As an immigration lawyer at Binsfeld & Engebretson P.A., Rachel Olson Engebretson ’98 is fulfilling her dream of “chasing justice.” Though she serves a diverse clientele from around the globe, many who seek her help are attempting to reunite their immediate family members, a process that requires advance permission in order to live their lives together in the U.S. She is passionate about helping them.
Though most people believe it is a crime to live illegally in the U.S., in most instances it is not. Immigration law is civil, administrative law.
Likely, Engebretson’s resolve to help these families can be traced back to her childhood. Growing up as a “PK” (preacher’s kid) in Watertown, S. Dak., she moved with her family to Granite Falls, Minn., in 1978 when her parents felt the call of the soil and the rural suffering community’s need for young blood to find new life. Those were the days when family farmers either “went big” or found another way to pay their bills—so there were challenges. During these formative years, Engebretson also became aware of international relations, and was particularly concerned about the civil wars in Central America and illegal arms-dealings there. The lessons learned from her parents—especially with regard to a commitment to human rights and the value of diversity—fit squarely into what she later learned was required to handle immigration issues.
Much as immigration is a hot topic today, so it was in the ’90s, when Engebretson was a student at Augsburg. An Augsburg adjunct professor offered Engebretson her first job in the legal field when she was a sophomore, and she met fellow Auggie Misti Allen Binsfeld, from whom she learned how to be an advocate. She completed her BA, later earned a Juris Doctorate (cum laude) at William Mitchell College of Law, then continued to pursue a career in which she could “chase justice.” The wisdom of her decision was reinforced by the 1996 action of Congress to pass comprehensive immigration reform, which turned the entire immigration deportation process on its head. Engebretson says the current immigration laws and regulations are complicated and “have been compared, in complexity, to the IRS code.” More reform is needed, she believes, since the U.S. has insufficient fiscal resources to enforce existing laws, and since no present way exists to deter future illegal immigration. “That said,” she comments, “there are families that need to be reunited and employers who need good/solid workers—our current system prohibits both.”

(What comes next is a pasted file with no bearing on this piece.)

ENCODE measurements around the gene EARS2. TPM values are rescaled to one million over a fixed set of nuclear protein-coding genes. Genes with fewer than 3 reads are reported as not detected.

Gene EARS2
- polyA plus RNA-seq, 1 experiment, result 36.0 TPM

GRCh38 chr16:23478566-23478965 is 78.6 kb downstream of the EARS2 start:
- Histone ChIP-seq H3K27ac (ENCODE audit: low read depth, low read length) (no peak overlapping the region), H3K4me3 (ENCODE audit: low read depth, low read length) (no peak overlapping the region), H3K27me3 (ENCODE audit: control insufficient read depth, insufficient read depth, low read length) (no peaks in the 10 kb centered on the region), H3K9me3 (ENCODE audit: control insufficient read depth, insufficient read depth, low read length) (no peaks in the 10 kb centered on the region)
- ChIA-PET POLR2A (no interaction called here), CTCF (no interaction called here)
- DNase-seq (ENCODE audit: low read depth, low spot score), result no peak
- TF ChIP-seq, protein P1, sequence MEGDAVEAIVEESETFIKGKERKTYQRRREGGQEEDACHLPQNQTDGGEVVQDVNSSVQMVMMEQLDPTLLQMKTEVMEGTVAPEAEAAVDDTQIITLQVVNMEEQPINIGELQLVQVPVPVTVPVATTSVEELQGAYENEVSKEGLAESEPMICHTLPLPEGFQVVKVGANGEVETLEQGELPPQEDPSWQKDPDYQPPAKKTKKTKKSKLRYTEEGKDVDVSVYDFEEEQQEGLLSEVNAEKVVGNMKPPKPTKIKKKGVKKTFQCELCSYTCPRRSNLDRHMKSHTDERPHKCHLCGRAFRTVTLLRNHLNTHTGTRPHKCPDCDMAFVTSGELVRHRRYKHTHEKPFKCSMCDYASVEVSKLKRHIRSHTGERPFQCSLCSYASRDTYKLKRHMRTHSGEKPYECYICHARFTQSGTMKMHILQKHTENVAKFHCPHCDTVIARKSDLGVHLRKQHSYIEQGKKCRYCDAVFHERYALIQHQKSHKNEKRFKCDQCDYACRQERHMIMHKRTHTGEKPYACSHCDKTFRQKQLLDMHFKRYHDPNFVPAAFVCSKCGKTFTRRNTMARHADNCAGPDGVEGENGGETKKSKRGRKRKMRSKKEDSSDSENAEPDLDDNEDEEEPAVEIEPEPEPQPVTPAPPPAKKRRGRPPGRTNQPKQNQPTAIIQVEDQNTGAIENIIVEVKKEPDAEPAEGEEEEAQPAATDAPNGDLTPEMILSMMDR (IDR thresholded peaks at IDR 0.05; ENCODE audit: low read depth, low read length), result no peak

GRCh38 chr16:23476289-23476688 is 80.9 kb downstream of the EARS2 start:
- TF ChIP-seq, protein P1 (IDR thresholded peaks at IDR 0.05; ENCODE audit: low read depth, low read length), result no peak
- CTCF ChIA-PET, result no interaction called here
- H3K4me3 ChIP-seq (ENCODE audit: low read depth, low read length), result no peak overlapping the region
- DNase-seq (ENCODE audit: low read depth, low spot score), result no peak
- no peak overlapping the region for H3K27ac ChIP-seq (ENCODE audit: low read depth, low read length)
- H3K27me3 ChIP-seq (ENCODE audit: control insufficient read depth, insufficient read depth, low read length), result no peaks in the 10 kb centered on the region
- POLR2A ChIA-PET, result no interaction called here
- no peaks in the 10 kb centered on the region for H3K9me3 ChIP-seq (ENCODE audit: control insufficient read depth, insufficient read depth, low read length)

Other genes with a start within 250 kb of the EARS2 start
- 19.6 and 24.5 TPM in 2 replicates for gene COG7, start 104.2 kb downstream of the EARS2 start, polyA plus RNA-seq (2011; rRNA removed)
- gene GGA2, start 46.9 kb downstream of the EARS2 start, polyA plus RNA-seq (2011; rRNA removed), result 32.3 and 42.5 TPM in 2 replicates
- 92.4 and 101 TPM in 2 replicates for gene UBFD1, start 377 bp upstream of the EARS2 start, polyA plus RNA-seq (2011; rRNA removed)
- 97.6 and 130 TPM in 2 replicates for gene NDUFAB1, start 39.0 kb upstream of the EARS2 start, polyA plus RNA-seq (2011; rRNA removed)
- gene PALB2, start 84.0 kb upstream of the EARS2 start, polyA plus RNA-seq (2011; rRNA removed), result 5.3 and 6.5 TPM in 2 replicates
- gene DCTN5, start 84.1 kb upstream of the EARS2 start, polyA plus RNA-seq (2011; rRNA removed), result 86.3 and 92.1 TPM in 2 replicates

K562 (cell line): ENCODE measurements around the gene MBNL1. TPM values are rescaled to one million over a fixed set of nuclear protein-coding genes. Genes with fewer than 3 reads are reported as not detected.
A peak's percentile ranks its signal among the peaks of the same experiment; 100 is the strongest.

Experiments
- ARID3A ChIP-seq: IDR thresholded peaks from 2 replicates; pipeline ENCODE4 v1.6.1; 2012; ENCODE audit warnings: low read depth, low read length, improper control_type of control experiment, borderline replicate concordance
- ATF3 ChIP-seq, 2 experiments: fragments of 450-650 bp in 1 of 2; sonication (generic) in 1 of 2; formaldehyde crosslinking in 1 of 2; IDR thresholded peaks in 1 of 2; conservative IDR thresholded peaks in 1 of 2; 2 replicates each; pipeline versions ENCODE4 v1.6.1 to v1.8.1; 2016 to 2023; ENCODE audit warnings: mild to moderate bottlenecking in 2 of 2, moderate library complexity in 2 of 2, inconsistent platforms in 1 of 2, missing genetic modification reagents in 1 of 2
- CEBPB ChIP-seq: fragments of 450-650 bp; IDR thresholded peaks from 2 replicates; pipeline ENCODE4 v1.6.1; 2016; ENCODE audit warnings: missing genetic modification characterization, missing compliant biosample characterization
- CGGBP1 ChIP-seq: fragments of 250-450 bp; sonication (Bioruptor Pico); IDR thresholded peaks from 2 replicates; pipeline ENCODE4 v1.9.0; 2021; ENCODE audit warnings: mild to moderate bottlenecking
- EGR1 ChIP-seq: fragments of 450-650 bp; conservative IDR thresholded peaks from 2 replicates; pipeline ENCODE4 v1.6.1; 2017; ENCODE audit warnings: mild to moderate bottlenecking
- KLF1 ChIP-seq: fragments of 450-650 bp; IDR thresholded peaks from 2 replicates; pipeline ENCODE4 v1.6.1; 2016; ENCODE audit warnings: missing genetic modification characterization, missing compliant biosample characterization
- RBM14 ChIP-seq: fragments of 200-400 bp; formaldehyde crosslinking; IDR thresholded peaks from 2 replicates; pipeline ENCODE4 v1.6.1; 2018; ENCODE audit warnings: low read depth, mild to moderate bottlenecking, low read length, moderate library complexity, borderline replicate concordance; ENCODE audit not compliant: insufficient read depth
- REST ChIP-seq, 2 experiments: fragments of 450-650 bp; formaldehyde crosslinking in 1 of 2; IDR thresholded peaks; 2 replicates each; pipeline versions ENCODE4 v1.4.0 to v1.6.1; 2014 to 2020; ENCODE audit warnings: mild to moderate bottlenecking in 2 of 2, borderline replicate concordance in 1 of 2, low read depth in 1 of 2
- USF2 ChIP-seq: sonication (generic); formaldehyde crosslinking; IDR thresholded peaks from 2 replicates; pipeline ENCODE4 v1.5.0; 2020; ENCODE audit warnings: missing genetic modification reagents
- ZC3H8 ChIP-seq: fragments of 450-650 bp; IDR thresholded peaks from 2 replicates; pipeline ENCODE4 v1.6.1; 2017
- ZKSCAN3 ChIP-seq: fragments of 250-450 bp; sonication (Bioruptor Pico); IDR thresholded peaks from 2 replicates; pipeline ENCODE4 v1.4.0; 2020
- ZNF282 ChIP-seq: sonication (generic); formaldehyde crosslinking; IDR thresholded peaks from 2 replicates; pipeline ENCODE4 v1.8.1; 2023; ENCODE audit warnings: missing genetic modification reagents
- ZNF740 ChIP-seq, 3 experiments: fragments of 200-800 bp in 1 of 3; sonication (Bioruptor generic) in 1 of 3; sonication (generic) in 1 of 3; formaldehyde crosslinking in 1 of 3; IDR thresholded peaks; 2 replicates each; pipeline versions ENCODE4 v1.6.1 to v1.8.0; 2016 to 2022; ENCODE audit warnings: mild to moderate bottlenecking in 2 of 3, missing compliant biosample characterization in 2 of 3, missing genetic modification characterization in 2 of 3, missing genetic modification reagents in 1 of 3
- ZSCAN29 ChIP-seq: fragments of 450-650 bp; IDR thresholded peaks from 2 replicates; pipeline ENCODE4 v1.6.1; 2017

Engebretson is proud of Augsburg for its intentional diversity in not only welcoming undocumented students, but in providing financial aid to first-year and transfer undocumented students pursuing a bachelor’s degree.
In addition to family-based practice, the firm counsels clients in employment-based practice (in UK, India, China, and other more developed nations), and in their asylum-based practice (e.g., women in the mountains of Ecuador and indigenous women from the upper triangle of Central America who have suffered domestic violence, and have been discriminated against ethnically, and denied educational opportunities). Engebretson takes her greatest satisfaction, however, from asylum work with women who have endured not only domestic violence, but torture in the form of forced female genital mutilation—most of them from African countries. Many of these women flee from their homes in order to protect their own female children from the torture.
Engebretson currently serves as a co-liaison with Immigration & Customs Enforcement on behalf of the Minnesota-Dakota’s AILA Chapter. Having benefited from various mentors, she is now in a position to be on the giving end of that equation; and when the firm has an open position, their first “go-to” is Augsburg. Her law partner, Misti Binsfeld ’93, is also an Auggie, as are her father, Rev. Larry Olson ’66, and her husband, Daniel Engebretson ’97, whom she met in the Augsburg cafeteria. Dan owns and operates a construction firm, but is the first to admit that his vocational passion lies in coaching football and wrestling at Mounds View High School, and in serving as a volunteer sports leader for young athletes. He strives to follow the example of his Auggie coach Jeff Swenson to not only build a title-winning program, but to demand academic success, mold engaged citizens, and build strong character.
The Engebretsons live in Blaine, Minn., and have two “amazing” children, Mitch (14) and Maija (17), who wishes to pursue a career in medicine after graduation next year.
—by Cheryl Crockett ’89